In Houston, we are proud of the significant improvements in air quality that we have achieved over the past decade. We made those improvements by reducing ozone-forming emissions like oxides of nitrogen (NOx) in every sector—industry, small business, motor vehicles and heavy-duty equipment. Our air is much cleaner, but challenges remain. Finalization of EPA’s proposed new, lower ozone standard will mean that Texans will have to reduce NOx and other emissions even more. Did you know that Texas has a successful emission reduction plan that helps us meet our air quality goals? It’s called the Texas Emissions Reduction Plan, or TERP, and it’s a critical part of our future path to cleaner air.
Did you know that Texas has a successful emission reduction plan that helps us meet our air quality goals?
TERP provides financial incentives to individuals, businesses, and local governments to reduce emissions from higher polluting vehicles and equipment. Its nine different programs are designed to help reduce emissions from different types of engines by providing grant funding for a portion of the retrofit or replacement costs. The funding comes from a portion of motor vehicle registration fees. This incentive makes it easier for individuals or businesses to justify spending money on the retrofits/replacements to get the emission reductions.
TERP is an important part of Houston’s overall clean air plan for several reasons. First, the Federal Clean Air Act does not allow states to develop standards for motor vehicle engines and fuels. Therefore, states are extremely limited in their authority to regulate emissions from the largest two sources of NOx in Texas—on-road motor vehicles such as cars and trucks and non-road vehicles such as railroad engines and boats.
However, under the Clean Air Act, Texas is allowed to impose “use restriction” types of regulations. Such regulations include mandating carpooling for businesses, speed limit restrictions, or forbidding landscapers and construction workers from using their equipment in the morning hours as options. In the past, these types of use restriction mandates have proven extremely unpopular with the public and some businesses.
In 2001, to address these challenges, the Texas Legislature passed the initial TERP bill. The primary purpose of TERP—to encourage businesses and individuals to replace older, more polluting equipment with new, low-emissions equipment–has been extremely successful. TERP’s second major advantage is that it improves air quality using a voluntary program. The funding incentive allows for a non-mandated cost-effective method of encouraging air quality improvements from replacing these mobile sources. And NOx emission reductions from TERP are more cost-effective than other on-road and non-road strategies that TCEQ has the authority to implement.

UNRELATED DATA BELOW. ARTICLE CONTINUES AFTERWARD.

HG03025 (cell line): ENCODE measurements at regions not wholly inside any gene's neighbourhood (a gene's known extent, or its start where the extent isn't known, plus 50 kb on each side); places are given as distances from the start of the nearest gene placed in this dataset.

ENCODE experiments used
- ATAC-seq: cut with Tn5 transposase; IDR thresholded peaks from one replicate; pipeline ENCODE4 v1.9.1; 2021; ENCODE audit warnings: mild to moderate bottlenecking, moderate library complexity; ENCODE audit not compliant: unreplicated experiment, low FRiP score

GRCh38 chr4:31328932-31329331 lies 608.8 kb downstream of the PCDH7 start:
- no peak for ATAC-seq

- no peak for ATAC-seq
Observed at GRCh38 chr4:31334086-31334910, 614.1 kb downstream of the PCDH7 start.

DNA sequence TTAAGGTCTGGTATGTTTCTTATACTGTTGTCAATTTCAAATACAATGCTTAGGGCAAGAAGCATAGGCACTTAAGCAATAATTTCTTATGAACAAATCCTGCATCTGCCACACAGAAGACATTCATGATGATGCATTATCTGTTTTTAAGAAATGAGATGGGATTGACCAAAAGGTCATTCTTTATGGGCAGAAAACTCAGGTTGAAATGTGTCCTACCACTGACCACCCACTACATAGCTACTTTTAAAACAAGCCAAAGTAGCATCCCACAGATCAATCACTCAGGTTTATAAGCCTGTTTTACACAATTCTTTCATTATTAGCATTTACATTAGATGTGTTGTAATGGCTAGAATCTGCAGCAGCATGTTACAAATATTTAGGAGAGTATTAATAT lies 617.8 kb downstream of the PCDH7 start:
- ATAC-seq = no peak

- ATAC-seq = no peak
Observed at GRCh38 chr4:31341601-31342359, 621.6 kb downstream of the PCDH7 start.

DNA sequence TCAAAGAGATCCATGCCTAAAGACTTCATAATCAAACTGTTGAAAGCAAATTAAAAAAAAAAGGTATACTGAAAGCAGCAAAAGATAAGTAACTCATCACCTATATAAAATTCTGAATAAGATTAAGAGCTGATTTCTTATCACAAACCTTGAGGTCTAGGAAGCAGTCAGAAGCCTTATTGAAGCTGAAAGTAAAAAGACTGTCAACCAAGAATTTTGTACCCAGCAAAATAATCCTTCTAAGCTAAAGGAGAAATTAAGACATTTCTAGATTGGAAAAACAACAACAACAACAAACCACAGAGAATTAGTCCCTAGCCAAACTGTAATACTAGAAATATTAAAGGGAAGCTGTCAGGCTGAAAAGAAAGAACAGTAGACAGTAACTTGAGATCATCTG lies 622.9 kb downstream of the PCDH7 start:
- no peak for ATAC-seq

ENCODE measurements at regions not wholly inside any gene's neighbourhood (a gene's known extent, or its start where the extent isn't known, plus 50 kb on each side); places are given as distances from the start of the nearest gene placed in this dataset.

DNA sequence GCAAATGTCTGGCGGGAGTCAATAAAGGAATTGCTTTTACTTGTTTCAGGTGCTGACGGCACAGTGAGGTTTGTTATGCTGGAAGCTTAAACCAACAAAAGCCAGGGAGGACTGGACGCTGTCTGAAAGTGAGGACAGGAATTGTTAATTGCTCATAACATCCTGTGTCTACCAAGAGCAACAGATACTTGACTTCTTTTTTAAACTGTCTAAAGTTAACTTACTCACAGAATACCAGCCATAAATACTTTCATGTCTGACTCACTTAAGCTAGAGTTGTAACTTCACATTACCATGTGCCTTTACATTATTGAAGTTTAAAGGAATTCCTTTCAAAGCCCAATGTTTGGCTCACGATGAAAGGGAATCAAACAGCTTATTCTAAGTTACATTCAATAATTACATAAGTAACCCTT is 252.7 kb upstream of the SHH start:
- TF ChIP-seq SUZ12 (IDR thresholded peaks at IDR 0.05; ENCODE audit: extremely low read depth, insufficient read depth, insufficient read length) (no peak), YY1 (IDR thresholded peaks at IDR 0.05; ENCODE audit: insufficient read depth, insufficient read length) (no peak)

TERP’s second major advantage is that it improves air quality using a voluntary program. The funding incentive allows for a non-mandated cost-effective method of encouraging air quality improvements from replacing these mobile sources.
Finally, EPA’s most recent ozone standard proposal identifies another important reason that TERP is an effective program. Their analysis shows that emissions from non-road and on-road source categories are more effective in reducing ozone than reductions from elevated smokestack-type sources in most regions in the country, including Texas. That’s not to say that emission reductions from industrial sources are not important—Houston industry has reduced NOx and high reactive volatile organic compounds (HRVOCs) dramatically over the past decade. But it’s important to balance those emission reductions with reductions from every source category, and TERP helps us do that.
We support the continued funding of TERP and urge the Texas Legislature to ensure that every dollar collected to reduce air pollution from this program is used for that purpose.
TERP will be an increasingly important source of cost-effective NOx reductions over the next decade as Texas works to meet new federal standards. We support the continued funding of TERP and urge the Texas Legislature to ensure that every dollar collected to reduce air pollution from this program is used for that purpose.
For More Information on TERP: http://www.tceq.state.tx.us/airquality/terp
Several grant programs are open for new applications now!